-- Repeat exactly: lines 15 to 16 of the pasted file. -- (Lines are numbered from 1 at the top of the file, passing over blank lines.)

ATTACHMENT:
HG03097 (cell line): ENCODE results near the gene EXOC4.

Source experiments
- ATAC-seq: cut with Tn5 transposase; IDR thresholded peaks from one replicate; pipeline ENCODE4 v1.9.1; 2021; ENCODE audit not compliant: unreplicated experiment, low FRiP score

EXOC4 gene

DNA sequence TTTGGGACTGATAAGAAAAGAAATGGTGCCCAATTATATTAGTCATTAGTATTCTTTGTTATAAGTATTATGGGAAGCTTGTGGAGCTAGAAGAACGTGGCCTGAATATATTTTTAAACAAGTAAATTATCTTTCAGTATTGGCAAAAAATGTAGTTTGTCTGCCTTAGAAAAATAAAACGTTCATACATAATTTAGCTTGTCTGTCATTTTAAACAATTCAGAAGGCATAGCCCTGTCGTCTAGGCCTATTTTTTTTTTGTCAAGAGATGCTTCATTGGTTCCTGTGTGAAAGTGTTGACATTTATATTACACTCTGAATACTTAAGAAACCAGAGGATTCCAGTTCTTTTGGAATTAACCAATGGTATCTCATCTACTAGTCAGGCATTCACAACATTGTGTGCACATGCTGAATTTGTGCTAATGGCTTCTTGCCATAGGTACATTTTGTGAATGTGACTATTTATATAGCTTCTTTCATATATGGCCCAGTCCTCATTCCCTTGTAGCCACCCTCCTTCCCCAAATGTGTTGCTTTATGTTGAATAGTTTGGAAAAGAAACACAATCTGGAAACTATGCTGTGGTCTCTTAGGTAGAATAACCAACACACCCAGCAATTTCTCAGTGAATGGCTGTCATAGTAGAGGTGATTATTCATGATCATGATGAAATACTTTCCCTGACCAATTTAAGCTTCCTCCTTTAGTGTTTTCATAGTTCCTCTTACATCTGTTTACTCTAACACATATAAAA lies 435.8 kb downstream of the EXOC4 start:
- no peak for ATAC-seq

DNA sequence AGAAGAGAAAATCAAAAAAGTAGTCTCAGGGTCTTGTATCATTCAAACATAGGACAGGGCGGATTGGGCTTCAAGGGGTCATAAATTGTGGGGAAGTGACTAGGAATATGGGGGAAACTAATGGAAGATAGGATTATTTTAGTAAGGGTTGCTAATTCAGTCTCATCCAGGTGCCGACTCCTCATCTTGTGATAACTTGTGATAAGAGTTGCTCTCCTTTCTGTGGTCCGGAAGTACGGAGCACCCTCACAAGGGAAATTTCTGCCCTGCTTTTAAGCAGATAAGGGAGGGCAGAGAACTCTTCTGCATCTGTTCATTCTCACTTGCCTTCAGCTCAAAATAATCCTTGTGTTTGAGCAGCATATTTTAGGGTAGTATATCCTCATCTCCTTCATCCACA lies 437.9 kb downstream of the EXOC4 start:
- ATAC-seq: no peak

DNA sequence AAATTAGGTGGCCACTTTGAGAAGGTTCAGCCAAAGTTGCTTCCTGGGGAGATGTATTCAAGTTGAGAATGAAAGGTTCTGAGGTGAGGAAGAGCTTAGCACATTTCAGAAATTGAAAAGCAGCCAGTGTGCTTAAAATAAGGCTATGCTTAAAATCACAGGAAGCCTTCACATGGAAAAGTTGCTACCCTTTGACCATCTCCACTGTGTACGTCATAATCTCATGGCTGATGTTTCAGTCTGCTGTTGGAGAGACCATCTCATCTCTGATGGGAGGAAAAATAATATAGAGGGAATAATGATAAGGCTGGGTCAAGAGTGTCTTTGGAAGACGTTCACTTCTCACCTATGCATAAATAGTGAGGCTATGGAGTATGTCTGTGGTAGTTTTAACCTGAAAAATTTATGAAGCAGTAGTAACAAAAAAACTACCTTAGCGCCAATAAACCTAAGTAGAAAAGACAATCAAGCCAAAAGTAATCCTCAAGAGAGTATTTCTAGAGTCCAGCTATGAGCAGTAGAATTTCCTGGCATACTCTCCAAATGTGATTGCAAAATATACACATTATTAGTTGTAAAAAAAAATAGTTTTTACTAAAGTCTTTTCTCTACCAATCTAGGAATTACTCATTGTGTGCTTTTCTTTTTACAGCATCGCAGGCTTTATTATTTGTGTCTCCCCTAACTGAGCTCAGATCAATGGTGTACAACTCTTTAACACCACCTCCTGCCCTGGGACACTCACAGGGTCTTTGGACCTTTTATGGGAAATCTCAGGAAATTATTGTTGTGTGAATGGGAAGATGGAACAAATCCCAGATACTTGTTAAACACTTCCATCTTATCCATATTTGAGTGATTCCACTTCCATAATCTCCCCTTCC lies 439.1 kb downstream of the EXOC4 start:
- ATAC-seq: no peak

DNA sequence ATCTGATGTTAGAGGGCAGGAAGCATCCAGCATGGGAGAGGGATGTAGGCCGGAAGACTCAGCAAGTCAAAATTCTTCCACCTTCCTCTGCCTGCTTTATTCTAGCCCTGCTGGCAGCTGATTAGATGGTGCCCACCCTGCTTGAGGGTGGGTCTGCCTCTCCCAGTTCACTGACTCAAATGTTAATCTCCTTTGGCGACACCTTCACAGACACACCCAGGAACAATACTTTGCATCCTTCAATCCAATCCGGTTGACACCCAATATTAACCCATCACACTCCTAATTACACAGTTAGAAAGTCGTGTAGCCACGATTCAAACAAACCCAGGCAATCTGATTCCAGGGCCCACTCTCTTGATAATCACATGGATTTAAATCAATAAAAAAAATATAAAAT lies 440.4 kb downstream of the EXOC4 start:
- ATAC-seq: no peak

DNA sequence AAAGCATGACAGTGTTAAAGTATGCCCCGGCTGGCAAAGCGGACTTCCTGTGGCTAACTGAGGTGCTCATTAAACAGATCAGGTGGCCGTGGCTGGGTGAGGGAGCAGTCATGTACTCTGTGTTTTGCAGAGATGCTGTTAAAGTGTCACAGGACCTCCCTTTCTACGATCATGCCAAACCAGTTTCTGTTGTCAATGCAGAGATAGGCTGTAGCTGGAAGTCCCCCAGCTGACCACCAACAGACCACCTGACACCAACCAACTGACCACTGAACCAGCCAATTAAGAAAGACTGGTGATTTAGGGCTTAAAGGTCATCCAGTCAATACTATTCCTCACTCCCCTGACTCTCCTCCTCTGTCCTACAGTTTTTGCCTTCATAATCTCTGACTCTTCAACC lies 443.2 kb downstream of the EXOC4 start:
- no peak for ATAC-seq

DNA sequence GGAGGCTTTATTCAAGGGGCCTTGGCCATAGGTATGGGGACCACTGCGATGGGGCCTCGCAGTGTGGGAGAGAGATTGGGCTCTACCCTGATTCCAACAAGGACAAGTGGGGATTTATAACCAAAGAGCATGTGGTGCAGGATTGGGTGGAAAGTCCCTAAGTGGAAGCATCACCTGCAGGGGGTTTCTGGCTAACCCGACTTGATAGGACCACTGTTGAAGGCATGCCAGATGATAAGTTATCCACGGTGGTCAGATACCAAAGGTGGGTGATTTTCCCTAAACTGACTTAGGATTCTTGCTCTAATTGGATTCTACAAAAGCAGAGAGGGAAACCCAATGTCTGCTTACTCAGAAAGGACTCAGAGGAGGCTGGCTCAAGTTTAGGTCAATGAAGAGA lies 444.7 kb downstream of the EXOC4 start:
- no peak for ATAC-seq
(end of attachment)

DNA sequence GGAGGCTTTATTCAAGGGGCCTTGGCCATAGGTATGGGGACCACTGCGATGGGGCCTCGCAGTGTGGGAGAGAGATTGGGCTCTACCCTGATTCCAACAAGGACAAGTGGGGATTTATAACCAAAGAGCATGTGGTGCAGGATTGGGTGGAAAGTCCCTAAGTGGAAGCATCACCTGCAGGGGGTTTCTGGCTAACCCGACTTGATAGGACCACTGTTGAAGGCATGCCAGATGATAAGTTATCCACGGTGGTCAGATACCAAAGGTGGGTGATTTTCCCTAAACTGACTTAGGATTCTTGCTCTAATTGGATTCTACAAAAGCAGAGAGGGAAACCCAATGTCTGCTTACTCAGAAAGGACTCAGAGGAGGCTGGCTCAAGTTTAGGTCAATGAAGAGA lies 444.7 kb downstream of the EXOC4 start:
- no peak for ATAC-seq